Being a Yoga Teacher is more than a profession. It is a passion. However, often you might be confused why your class is not effective. Here are the 6 biggest Yoga Teacher’s mistakes in a class and how to fix them right now.
1. Thinking of Yoga class as a performance
Your teaching is not a performance. It is a practice of teaching. It can go wrong. You will make mistakes. Often your cues might be wrong or the asana name may be wrong or there is something that is not right. It is completely fine.
Do not treat your teaching as performing on stage. Most often your students like the Yoga teacher ‘who is more human, less robot with perfection’.
Tip: Enjoy the teaching. Tell yourself that it is okay to make mistakes and be ready to laugh at your mistakes if they occur during the class.
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2. Combining your practice with teaching
You might have done this before. You get so many yoga classes to teach that you will end up planning to practice while you teach. It is not a good idea. You should not be practising while you teach.
Your students are coming to your class assuming that you will observe, assist and help them deepen their practice. If you are practising on your mat while teaching, then it is nothing more than a Youtube video.
It is an injustice to your students. It may also often lead to injuries as you are unable to focus on your practice.
Tip: Keep your personal yoga practice outside the teaching and focus on teaching.
3. Allowing late students
This is one of the main issues of every yoga teacher. Should you allow latecomers or not? I strongly believe that you should not.
First of all, they enter late and then start the warm-up which disturbs the class. If they come late and start following your teaching, they are not warmed up enough. They may not be able to enjoy the class because they are late to the class.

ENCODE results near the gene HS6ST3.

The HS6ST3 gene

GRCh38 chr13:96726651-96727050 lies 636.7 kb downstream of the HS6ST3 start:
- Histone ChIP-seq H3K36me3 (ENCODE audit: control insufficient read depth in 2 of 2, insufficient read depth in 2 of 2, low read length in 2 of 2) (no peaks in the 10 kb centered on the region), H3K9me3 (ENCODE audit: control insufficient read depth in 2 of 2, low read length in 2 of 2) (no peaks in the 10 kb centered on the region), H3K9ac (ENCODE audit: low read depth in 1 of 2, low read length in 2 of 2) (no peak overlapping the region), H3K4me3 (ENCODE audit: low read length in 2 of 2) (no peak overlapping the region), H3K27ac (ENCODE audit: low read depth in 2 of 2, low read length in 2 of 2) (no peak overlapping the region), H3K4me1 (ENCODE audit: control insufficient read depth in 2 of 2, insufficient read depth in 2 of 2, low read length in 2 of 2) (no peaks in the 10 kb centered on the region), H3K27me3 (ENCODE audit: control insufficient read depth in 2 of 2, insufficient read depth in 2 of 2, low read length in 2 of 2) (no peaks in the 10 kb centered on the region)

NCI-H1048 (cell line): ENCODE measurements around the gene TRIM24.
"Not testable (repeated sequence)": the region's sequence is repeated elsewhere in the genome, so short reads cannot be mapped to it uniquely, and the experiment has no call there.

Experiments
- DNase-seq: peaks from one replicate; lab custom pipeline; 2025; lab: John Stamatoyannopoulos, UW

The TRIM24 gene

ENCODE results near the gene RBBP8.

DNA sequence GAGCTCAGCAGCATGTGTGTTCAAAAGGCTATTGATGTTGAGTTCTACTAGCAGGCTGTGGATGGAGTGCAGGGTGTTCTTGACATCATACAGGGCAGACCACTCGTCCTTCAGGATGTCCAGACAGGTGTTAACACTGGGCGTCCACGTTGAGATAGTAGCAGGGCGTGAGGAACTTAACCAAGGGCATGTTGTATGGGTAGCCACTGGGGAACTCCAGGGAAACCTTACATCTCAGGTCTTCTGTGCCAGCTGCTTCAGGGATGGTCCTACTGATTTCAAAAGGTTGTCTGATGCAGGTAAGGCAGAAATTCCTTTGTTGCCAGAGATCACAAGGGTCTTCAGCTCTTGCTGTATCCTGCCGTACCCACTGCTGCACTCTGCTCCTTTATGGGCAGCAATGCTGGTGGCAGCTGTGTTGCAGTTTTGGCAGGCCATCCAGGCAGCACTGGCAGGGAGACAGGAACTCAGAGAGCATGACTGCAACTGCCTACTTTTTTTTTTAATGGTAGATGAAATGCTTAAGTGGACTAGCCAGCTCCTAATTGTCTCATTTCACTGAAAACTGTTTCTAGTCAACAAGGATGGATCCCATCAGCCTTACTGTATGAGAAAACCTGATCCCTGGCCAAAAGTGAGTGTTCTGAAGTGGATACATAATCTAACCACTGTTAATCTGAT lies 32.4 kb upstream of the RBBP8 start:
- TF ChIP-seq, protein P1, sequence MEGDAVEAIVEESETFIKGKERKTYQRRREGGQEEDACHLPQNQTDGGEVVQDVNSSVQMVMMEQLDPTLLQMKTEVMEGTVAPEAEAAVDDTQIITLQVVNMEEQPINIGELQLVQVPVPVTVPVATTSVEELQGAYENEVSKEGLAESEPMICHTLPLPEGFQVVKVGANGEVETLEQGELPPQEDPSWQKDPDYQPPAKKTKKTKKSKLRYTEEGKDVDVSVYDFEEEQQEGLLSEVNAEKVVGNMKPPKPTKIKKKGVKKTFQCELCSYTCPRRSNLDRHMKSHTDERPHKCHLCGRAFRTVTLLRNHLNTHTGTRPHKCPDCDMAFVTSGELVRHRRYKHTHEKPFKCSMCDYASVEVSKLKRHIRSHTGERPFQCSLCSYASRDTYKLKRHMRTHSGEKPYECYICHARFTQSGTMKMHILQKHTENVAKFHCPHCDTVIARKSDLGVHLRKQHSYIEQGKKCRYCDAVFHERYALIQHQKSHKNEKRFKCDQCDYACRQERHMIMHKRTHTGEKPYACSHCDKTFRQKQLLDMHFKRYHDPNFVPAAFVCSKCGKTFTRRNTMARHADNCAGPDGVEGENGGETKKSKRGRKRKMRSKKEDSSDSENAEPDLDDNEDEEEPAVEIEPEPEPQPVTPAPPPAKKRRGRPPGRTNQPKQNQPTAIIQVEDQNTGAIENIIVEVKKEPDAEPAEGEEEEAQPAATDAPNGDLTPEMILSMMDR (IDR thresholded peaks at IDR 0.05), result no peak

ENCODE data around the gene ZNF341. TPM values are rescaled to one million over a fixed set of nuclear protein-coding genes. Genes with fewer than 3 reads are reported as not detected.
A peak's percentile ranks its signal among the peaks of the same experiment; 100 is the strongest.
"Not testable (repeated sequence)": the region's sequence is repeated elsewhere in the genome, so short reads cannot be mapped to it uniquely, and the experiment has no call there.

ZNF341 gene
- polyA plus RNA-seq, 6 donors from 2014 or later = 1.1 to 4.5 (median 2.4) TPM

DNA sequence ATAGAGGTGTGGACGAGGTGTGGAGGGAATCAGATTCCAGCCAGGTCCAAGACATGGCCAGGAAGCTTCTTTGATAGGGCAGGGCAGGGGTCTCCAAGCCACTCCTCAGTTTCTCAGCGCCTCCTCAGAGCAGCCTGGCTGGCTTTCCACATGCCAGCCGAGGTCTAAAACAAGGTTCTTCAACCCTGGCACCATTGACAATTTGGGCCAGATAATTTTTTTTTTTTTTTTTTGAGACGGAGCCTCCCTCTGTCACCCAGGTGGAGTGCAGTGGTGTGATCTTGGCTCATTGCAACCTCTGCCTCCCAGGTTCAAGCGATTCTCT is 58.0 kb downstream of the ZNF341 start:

Tip: You may lose some students because of this. But it is worth it in the long run. Your students will eventually realize that they will miss the class if they are late to the class.
4. Teaching from the mat
Never stay on the mat longer. If you stay on your mat and offer cues to your students, the energy of the class decreases. Slowly you will see the students losing interest and getting tired of the class.
Tip: Move around while you teach, enhancing the energy and practice of the students. This allows you to focus on the verbal cues and voice modification too.
5. Assuming Alignment of asana is one-size-fits-all
During Yoga Teacher Training, you might have learnt about the alignments. Alignments include how to practice an individual asana, how the physical position should be etc.
However, it is not the same for everyone. There is always a general alignment cue and then it depends on each individual’s physical structure and capabilities.
For example, Tadasana is to keep the feet together from the general alignment viewpoint. You might have to keep your student’s knees apart when the thighs are bigger than the shin bones. Yoga is not a mass practice. It is an individual practice. There is no one-rule-fits-for-all here in yoga practice.
Tip: Always try to analyze the student’s practice and find what’s needed for an individual’s growth. Use techniques to teach the student, instead of teaching the techniques.
6. Appreciation and Criticism in the class
It is a difficult one. Your students will be motivated if you appreciate whereas constructive criticism helps the students to grow.
However, it is ideal not to do both during the running class. If you appreciate a specific student, the other student next to him/her would be putting in the same/more hard work and not getting appreciated. This student may be demotivated.
This is applicable to the criticism also. People come with different backgrounds and different daily challenges. You may not be knowing the life and turmoil they are facing inside.
Tip: When you move around, stand next to the student whom you want to appreciate. Appreciate it without taking the name of the student. The student gets to know that it is directed towards me.
Emphasize the mistakes your student is making as general instruction. When you repeat the cues, most often your student will get to know.
Did you make any of these in your yoga class? What’s your most repeated mistake? Let us know in the comments.